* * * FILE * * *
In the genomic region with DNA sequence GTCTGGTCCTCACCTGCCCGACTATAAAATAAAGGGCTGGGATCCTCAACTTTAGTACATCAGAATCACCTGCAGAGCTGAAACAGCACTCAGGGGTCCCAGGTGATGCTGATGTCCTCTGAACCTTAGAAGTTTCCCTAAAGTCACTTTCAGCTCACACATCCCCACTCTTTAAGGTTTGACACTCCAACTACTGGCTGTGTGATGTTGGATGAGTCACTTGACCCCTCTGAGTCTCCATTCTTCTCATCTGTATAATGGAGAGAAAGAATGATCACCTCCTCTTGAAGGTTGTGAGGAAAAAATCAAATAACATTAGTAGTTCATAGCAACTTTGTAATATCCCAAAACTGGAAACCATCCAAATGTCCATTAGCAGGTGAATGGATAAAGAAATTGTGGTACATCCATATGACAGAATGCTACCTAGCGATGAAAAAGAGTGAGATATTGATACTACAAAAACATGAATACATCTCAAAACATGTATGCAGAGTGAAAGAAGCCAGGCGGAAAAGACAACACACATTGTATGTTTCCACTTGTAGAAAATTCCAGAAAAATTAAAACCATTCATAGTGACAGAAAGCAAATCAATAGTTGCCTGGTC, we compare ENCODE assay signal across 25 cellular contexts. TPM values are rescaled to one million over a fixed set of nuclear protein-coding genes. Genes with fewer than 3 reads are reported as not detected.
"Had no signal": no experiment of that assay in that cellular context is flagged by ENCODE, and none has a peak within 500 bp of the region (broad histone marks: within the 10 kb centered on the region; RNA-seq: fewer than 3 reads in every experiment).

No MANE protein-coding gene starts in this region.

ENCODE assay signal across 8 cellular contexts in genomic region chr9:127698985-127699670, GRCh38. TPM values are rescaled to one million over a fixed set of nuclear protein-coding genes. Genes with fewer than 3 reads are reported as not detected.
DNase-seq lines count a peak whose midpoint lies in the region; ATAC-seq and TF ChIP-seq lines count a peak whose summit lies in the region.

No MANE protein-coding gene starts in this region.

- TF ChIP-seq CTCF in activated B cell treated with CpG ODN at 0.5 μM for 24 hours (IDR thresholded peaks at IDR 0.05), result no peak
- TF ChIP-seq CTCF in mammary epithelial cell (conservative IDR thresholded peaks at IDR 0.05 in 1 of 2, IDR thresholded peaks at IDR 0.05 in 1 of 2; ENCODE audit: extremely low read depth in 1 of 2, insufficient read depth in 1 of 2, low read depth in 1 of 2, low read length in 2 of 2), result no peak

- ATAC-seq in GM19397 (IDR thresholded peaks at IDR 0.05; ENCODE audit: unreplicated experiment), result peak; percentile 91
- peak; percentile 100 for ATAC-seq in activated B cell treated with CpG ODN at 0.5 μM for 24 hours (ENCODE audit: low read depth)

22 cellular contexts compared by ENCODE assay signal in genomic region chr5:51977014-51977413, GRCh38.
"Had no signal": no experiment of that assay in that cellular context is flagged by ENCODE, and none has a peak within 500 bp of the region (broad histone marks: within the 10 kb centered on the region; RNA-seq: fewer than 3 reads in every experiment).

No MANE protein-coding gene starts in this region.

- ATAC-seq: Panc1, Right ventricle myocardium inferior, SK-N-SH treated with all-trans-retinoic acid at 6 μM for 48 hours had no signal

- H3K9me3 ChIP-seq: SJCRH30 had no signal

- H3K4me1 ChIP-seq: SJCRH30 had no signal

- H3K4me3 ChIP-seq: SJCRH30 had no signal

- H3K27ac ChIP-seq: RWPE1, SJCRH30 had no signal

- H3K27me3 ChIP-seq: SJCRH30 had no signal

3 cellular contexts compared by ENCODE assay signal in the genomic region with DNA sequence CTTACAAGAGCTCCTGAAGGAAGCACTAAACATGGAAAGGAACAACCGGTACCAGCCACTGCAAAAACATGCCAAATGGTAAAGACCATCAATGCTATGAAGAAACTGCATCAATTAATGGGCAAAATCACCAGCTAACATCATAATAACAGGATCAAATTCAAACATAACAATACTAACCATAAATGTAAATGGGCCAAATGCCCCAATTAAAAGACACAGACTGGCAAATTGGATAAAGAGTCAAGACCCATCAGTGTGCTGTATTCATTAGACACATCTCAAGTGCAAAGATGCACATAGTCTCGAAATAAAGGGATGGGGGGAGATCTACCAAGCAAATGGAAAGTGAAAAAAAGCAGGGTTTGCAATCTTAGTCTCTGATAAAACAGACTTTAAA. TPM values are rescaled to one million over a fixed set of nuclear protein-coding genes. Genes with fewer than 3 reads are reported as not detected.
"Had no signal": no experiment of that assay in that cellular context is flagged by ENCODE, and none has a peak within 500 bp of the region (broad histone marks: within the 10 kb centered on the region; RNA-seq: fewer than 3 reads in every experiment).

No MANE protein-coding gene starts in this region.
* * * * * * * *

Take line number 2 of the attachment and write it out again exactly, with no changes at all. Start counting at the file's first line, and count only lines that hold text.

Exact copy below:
"Had no signal": no experiment of that assay in that cellular context is flagged by ENCODE, and none has a peak within 500 bp of the region (broad histone marks: within the 10 kb centered on the region; RNA-seq: fewer than 3 reads in every experiment).